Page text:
Wow. I just finished watching "The Business of Being Born." The description reads, "Director Abby Epstein's controversial documentary takes a hard look at America's maternity care system, juxtaposing hospital deliveries against the growing popularity of at-home, natural childbirths that some expectant parents are opting for."
Not having yet had the privilege of being pregnant, I had often wondered which way I would choose, hospital with drugs or at home where I would be comfortable. I had gone back in forth in my head a thousand times and I just always figured there would be no way I would be strong enough to do it without drugs. However, I decided to play this documentary, more in the background then actually watching it as I planned to do some more dress searching. I got totally caught up in it. The computer was set aside and I watched, completely enraptured by what I was seeing and learning. These are just a few of the statistics I learned about:
-The United State has the second worst newborn death rate in the developed world.
-Since 1996 the Cesarean section rate in the U.S. has risen 46%. In 2005, it was one out of every three births.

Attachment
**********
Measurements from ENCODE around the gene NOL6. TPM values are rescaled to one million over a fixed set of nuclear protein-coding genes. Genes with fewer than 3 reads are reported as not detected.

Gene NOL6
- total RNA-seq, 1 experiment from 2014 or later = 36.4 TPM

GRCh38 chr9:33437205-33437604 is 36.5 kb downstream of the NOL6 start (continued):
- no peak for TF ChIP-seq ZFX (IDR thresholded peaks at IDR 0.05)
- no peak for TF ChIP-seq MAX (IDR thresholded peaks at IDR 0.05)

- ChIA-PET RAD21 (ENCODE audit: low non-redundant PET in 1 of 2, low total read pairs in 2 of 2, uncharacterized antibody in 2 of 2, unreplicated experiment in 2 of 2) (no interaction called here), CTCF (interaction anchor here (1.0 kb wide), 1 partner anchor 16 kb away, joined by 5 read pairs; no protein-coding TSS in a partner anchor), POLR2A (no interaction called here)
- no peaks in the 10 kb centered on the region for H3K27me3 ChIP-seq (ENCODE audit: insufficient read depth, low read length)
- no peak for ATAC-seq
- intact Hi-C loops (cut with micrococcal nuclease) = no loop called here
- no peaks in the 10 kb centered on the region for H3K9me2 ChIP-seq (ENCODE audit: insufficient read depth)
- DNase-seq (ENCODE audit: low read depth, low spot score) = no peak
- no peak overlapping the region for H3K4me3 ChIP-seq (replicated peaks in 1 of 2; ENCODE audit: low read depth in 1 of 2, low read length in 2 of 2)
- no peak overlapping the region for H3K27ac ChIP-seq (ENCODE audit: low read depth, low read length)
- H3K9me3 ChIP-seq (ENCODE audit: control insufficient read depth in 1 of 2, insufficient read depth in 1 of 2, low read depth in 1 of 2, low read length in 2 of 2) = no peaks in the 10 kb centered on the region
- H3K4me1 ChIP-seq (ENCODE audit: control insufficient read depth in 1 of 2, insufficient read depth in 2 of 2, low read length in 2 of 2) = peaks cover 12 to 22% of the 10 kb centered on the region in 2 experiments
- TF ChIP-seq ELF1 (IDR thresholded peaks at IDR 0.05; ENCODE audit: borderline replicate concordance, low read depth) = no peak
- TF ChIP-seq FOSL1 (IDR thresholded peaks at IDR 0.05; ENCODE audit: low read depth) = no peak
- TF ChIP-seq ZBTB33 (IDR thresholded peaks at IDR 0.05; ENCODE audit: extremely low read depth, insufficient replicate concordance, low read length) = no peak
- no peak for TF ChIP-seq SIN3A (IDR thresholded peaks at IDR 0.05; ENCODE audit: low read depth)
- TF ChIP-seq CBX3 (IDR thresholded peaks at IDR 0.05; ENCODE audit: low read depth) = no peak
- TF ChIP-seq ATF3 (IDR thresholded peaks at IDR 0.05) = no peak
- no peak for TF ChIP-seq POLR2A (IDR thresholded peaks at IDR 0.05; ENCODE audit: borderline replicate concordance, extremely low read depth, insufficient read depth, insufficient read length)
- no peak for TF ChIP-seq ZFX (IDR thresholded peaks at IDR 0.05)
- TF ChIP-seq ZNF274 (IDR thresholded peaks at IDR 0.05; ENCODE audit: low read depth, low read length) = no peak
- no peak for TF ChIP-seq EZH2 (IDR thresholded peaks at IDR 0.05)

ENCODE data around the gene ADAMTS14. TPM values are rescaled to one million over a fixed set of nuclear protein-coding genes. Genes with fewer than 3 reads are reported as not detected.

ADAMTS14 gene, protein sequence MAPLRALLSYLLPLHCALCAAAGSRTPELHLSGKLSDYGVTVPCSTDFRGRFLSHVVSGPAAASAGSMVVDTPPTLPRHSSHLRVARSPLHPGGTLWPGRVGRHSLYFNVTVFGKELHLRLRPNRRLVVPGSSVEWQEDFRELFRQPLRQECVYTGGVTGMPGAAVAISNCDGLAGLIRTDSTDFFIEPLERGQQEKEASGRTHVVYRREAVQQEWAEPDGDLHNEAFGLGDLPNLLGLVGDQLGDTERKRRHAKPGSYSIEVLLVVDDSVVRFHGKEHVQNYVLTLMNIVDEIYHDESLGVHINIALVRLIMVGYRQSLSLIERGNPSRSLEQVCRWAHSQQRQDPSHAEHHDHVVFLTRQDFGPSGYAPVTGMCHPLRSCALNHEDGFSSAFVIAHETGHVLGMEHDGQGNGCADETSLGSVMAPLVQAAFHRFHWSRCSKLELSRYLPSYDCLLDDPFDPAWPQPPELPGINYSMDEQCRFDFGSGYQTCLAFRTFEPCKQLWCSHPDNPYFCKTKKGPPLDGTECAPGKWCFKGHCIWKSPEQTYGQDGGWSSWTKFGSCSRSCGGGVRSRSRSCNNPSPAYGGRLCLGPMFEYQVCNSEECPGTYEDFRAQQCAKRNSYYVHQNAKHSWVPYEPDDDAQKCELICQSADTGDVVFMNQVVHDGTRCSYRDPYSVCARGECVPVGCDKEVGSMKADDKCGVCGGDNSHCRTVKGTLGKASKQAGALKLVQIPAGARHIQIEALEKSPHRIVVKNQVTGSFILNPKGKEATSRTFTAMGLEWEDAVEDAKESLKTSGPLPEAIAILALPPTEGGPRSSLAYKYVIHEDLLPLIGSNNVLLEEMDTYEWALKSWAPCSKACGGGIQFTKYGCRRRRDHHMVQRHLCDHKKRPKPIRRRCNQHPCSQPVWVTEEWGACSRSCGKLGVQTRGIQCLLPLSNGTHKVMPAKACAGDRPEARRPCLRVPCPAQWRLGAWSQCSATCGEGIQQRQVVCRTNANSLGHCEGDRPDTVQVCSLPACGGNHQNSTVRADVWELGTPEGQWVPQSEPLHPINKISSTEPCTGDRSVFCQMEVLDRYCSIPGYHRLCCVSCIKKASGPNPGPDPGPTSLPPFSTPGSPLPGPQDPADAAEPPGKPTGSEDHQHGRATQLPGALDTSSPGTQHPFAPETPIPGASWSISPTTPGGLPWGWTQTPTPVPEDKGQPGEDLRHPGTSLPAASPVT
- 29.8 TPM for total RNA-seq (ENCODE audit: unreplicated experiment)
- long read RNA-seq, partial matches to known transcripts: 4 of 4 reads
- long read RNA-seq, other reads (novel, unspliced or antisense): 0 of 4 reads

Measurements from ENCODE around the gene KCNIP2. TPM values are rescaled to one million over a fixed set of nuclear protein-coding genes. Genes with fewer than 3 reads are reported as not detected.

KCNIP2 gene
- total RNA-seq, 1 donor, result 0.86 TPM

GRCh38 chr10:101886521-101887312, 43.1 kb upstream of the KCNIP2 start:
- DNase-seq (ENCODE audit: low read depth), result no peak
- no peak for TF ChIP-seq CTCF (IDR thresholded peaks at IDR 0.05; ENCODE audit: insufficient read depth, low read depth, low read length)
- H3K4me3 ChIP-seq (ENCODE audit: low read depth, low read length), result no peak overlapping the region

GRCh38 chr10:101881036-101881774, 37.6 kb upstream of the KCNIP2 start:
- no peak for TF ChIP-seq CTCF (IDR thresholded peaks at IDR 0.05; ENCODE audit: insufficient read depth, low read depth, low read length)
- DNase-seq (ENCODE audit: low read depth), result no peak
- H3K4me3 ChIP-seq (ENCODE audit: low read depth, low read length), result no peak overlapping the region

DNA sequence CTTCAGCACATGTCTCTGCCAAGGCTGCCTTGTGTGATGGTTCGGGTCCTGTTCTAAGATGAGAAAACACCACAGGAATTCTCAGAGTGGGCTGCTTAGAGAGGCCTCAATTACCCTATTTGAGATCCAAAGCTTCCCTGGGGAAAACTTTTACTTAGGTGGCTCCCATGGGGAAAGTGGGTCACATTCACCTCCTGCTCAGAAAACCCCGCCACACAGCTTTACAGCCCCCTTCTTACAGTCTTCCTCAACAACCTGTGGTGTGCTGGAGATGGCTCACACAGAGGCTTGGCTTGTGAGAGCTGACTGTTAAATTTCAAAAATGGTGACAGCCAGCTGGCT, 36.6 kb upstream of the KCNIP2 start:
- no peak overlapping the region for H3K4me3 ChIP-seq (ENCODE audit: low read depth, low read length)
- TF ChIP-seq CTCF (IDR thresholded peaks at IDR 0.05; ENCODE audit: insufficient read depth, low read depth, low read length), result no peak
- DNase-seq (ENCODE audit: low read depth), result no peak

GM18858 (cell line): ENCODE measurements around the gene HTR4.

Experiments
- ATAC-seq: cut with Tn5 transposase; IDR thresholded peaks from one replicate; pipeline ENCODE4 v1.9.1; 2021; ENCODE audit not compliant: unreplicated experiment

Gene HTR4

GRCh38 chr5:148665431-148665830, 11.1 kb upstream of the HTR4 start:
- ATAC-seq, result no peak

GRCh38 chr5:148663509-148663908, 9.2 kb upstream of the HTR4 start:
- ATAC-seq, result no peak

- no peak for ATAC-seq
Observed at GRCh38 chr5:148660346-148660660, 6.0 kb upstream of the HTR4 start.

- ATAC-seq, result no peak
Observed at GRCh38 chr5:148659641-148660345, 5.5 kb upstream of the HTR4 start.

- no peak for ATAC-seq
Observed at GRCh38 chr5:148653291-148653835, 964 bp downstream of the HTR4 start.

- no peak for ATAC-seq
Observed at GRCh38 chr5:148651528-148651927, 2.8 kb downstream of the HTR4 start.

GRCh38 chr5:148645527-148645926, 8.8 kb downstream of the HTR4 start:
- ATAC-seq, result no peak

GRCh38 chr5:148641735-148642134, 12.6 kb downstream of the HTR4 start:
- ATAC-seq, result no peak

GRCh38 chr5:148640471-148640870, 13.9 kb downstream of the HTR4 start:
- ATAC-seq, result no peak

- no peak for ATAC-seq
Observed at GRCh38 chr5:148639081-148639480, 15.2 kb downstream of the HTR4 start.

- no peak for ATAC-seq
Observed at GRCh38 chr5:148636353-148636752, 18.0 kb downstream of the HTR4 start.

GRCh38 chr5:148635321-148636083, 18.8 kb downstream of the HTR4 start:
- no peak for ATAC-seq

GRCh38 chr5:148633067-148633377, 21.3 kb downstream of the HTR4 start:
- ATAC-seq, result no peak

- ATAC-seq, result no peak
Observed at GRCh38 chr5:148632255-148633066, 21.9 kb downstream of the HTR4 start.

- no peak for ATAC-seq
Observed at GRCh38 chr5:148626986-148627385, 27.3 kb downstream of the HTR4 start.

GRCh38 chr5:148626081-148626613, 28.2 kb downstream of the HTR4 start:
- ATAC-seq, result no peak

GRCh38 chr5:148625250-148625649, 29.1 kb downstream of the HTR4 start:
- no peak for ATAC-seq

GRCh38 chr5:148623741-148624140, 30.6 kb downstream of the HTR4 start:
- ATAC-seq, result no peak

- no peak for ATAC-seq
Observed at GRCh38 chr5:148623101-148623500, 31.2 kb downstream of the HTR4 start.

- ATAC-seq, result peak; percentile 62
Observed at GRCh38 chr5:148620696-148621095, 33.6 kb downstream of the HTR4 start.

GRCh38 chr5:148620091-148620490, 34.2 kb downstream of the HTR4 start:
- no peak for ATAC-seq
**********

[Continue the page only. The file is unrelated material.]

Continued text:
-The drugs used in hospital births can cause more problems than they solve.
-The use of drugs during birth and Cesarean sections dulls the or even overpowers the oxytocin, the "love chemical" which causes intense bonding between mother and child.
I want to point out that the last comment does not mean that mothers who had their children in either of those mentioned method do not bond with their child. It is specifically referring to the moment right after birth when the oxytocin in both baby and mother are so high that it is literally like being in an altered state of mind, where mom and baby are the only things that exist. That is a bonding that is proven to only happen after natural childbirth.
I certainly do not want to rob myself of that moment. I know it might be hard, but the births shown in the video were not like what I normally see. The video for the hospital shows and such always show the mom in one of two states, either completely delirious or screaming in pain. That was what made me want to do it in a hospital. The thought of the pain scared me. If it was going to hurt that bad, I wanted to be drugged. But the home births were nothing like that. The women did have pain, but they were allowed to be up, walking around, have soft music playing, take a bath. Believe it or not, these are all things that make birthing easier and can dull the pain of contractions.
My friend who wants to get into midwifery has always told me that home births were better for mom and baby. I believed her. I just didn't think I could do it. Now I know I can. When I get pregnant, I will be having a midwife and when my baby is born I will have that moment.
There will be nothing to top it in my Sevier life.